# Pulling information from user input

This code works by taking my user input and correctly pulling the information I'm giving it.

I'm having difficulty understanding the implementation of methods in classes. I'm pretty sure I'm not doing this the correct way. Can anyone show me the way it should be done?

class prog_setup:

def __init__(self):
"""Initiates the below modules/variables."""

self.get_starlist()
self.get_InputKey()
self.define_listsANDarrays()
self.determine_normalizationpoint()
self.create_fobs_fobserr()
#self.calculate_taumag()
self.search_DUSTYmodels()
self.calculate_chi2()
self.delete_null_components()
self.dust_whittet_sub()

def get_starlist(self):
"""Imports the list of stars that you would like information on."""

self.star_list=np.array([])

try:
get_star_list=raw_input('Input pathname of the list of stars to be studied: ')
incoming_stars=open(get_star_list,'rb')
for line in incoming_stars:
x=line.split()
self.star_list=np.append(self.star_list,x) #Appends the individual star-IDs to the empty array star_list.
print 'Stars imported successfully.'
except IOError:
print 'Star import unsuccessful. Check that the star catalog file-path is correct. Program exiting now.'
sys.exit()
self.indices_of_star_list=range(len(self.star_list))

def get_InputKey(self):
"""Imports the Input (.inp) file. Historically, InputUttenthaler.inp. Allows for definition
of parameters which are utilized later in the script."""

input_script=raw_input('Pathname of .inp file: ')
InputKey=[]
self.band=''
self.Ak_scalefactor=''
try:
with open(input_script) as input_key:
for line in input_key.readlines():
x=[item for item in line.split()]
InputKey.append(x)
if InputKey[0][0]=='1' or InputKey[0][0]=='2':  #Checks to see if .inp file is valid or not by checking the first row/column which should be 1 or 2.
print 'Your .inp file was successfully imported'
else:
print 'Your .inp file import failed. Check the validity of your file.\n Program exiting now.'
sys.exit()
except IOError:
print 'The .inp file import was unsuccessful. Check that your file-path is valid.\n Program exiting now.'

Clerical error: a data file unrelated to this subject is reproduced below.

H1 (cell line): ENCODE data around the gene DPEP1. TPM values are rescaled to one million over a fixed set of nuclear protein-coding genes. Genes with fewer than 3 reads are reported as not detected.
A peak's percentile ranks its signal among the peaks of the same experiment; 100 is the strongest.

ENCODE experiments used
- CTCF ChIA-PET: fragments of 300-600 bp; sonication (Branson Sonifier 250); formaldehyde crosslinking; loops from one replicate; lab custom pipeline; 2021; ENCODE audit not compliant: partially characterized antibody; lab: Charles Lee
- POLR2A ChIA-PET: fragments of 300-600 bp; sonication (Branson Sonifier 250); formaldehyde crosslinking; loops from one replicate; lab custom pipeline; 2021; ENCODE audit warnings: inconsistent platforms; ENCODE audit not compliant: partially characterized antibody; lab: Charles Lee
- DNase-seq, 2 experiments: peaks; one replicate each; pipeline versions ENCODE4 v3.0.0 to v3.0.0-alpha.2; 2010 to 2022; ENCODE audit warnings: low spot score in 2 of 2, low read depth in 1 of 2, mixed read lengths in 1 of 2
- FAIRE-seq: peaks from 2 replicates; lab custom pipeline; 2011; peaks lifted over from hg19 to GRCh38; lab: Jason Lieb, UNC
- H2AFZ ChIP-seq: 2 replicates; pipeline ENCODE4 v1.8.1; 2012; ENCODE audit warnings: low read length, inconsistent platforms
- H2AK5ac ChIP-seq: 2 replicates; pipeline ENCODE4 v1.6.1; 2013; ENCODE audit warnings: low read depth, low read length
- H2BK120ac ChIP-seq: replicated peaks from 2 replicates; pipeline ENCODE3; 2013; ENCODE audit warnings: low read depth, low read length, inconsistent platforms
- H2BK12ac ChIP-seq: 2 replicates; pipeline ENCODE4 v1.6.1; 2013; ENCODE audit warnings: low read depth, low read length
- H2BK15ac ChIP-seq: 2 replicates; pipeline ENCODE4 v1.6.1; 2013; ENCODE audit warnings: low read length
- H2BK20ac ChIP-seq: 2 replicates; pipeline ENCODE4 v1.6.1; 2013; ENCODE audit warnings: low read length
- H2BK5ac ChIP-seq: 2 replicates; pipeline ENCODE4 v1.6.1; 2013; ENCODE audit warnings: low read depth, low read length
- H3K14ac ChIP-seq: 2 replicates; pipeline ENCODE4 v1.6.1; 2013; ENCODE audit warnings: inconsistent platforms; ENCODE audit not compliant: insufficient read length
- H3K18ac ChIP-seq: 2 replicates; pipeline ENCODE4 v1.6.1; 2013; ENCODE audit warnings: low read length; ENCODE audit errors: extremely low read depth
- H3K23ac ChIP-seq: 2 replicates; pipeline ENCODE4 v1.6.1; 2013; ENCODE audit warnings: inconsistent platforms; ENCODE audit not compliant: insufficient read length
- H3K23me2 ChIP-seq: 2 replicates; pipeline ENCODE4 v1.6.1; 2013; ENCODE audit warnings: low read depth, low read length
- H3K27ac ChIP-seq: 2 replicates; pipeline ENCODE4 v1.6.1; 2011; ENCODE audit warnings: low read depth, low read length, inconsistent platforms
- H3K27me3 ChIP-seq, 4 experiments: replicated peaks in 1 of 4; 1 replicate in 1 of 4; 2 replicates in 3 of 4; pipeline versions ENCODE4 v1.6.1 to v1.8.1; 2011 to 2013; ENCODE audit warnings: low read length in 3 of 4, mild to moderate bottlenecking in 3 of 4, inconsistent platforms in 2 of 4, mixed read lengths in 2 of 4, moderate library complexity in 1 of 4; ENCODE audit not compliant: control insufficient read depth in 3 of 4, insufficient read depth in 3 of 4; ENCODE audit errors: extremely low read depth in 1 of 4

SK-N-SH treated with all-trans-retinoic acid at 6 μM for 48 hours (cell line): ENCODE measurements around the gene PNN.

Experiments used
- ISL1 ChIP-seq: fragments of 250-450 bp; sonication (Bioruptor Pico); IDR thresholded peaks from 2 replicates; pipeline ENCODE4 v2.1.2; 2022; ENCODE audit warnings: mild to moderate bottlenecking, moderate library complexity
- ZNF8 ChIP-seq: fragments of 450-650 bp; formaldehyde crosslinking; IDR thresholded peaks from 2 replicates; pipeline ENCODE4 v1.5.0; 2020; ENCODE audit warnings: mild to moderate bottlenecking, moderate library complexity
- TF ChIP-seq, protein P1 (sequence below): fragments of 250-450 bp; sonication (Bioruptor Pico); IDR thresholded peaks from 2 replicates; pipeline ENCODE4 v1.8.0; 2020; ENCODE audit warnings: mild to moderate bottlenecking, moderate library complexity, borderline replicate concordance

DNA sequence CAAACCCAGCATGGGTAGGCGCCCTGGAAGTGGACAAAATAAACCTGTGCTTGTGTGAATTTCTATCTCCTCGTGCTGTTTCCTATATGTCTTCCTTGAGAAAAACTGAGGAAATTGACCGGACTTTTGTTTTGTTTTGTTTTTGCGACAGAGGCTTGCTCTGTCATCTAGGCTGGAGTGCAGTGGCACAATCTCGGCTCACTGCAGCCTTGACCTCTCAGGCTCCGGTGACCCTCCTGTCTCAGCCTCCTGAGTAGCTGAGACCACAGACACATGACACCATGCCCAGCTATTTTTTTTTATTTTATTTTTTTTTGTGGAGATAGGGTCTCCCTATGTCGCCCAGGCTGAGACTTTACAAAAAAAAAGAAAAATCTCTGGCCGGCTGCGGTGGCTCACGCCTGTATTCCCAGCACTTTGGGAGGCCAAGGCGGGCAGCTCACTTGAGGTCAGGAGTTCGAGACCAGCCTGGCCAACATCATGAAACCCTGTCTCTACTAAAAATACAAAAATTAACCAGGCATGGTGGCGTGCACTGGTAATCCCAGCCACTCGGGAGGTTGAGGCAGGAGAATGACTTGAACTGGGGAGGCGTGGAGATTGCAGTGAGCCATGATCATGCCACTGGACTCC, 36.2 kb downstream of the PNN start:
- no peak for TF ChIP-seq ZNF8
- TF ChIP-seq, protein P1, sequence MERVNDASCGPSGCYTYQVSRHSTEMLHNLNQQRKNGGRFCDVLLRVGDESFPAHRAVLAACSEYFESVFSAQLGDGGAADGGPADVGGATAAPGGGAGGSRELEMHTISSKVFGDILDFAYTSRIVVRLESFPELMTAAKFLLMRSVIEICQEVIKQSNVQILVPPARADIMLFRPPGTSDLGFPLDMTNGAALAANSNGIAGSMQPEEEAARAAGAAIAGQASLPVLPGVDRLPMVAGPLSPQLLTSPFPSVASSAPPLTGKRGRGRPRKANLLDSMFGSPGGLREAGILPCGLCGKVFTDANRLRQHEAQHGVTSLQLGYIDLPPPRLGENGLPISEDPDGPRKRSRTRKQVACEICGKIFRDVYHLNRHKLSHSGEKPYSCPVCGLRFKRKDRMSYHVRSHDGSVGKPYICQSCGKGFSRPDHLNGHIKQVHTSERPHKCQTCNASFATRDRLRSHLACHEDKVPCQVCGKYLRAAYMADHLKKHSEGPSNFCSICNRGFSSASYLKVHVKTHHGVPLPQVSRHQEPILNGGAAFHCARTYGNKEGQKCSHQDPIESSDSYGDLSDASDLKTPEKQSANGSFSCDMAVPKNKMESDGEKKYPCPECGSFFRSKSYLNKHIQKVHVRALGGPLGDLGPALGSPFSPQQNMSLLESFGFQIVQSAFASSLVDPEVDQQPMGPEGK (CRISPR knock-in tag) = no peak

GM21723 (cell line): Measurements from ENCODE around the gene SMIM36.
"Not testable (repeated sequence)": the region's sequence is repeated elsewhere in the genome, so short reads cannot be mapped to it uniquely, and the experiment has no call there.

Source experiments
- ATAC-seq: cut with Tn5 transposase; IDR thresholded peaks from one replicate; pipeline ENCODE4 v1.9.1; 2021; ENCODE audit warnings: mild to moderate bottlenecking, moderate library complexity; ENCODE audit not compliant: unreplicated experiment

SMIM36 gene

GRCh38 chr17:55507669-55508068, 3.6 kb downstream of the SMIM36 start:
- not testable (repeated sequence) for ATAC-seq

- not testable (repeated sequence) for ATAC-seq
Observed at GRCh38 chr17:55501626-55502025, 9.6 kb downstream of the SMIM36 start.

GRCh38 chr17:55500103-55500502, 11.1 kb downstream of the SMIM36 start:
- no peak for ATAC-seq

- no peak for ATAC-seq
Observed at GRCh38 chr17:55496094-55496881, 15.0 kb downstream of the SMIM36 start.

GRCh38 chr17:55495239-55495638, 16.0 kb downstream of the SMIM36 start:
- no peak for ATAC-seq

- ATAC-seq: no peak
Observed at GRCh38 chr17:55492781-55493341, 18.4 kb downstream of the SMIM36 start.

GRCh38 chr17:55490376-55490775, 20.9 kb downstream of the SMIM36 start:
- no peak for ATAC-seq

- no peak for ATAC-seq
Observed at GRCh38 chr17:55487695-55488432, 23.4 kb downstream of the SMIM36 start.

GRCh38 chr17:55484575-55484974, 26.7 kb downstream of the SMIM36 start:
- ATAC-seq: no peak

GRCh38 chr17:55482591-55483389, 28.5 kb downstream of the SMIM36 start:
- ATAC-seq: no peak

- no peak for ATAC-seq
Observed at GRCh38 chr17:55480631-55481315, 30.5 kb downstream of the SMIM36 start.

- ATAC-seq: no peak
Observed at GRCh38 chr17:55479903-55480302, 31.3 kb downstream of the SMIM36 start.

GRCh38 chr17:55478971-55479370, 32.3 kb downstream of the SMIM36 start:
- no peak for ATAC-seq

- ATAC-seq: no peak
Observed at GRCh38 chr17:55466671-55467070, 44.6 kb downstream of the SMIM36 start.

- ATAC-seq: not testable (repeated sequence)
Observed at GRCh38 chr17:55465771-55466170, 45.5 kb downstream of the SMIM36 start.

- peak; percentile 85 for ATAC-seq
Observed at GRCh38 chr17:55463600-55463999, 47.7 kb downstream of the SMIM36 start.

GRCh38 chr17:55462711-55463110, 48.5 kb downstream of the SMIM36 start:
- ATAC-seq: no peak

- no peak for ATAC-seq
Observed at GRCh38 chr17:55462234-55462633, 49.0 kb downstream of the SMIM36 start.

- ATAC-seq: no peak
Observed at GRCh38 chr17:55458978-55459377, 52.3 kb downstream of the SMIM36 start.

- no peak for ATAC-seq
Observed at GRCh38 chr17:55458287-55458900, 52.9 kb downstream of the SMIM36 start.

sys.exit()


The entire code is longer; I just put in the first two methods to give an example of what my structure looks like.

• Your indentation really should be more than 1 space each. Having it at 1 makes it unreadable. It should be at a minimum of 3 in any structured language really. Though for Python, it should be 4. – Jeff Mercado Aug 10 '13 at 0:03
• Hard to tell from the snippet you provide, but it looks like you're simply trying to put all of your main programme code in a series of methods in a class. These functions don't seem to have much connection to each other, so why put them together in a class rather than just have them as free-standing functions? A class is usually used to create objects of a certain type, but what kind of object would prog_setup be? – Stuart Aug 10 '13 at 0:03
• Having said all that, it might sometimes be useful to wrap a load of functions together in a class just to keep them separate from the rest of the code, and if that's all you are trying to do, this seems basically okay. – Stuart Aug 10 '13 at 0:03
• @Stuart Originally this was someone else's code that was really hard to follow. I don't know much about python so I thought I'd try to rewrite it using classes. Reading more I've come to realize that I probably don't need to use classes, but in my ignorance I thought I had to to use the functions this way. If I used them without a class what would need to change? And yes, I'm aware that my indentation is not up to standards. I'm using eclipse and it didn't copy/paste over to the site too well. – Matt Aug 10 '13 at 0:10
• Wow, methods are more methods with no arguments and no return values. That's what you would call a "stateful monster". I wonder, Is this kind of OOP still encouraged? – tokland Aug 10 '13 at 7:35

## 2 Answers

If you decide to implement this without using a class you can simply write:

def get_starlist():
...
def get_inputkey():
...

if __name__ == "__main__":
get_starlist()
get_input_key()
define_lists_and_arrays()
determine_normalization_point()
create_fobs_fobserr()
search_DUSTY_models()
calculate_chi2()
delete_null_components()
dust_whittet_sub()


But if you find that some of your functions are sharing data a lot you may want to attach them to a class, or pass instances of a class (objects) between the different functions. It's hard to say more without knowing what you're trying to do.

• Cool. The functions essentially work linearly; the second function takes info from the first function, third from second, etc. It's not completely linear but for the most part that's how I'd characterize the essence of what I've written (having not shown everything). I think I can figure it out from here. Thanks for the help and clarification. – Matt Aug 10 '13 at 0:31

If your methods don't use any members write the as static methods

class ProgSetup(object):
@staticmethod
def getStarlist(x):
pass


Some more tipps:

• all classes should inheritance from object
• please use more spaces for identidation
• dont put _ in your variable/methodnames except for constants like THIS_IS_MY_CONSTANT
• write your varibale names out, don't write short function/variable names
• Using _ in variable and method names is standard in python – Stuart Aug 10 '13 at 0:52
• @Quonux - please read PEP8. Using underscores to separate words IS the guideline for everything except for class names. So your getStarlist method should be get_star_list. As for the inherit from object, this is unnecessary since Python 3.0 but it is probably a good idea until the 2.x branches fall out of use. – D.Shawley Aug 10 '13 at 15:18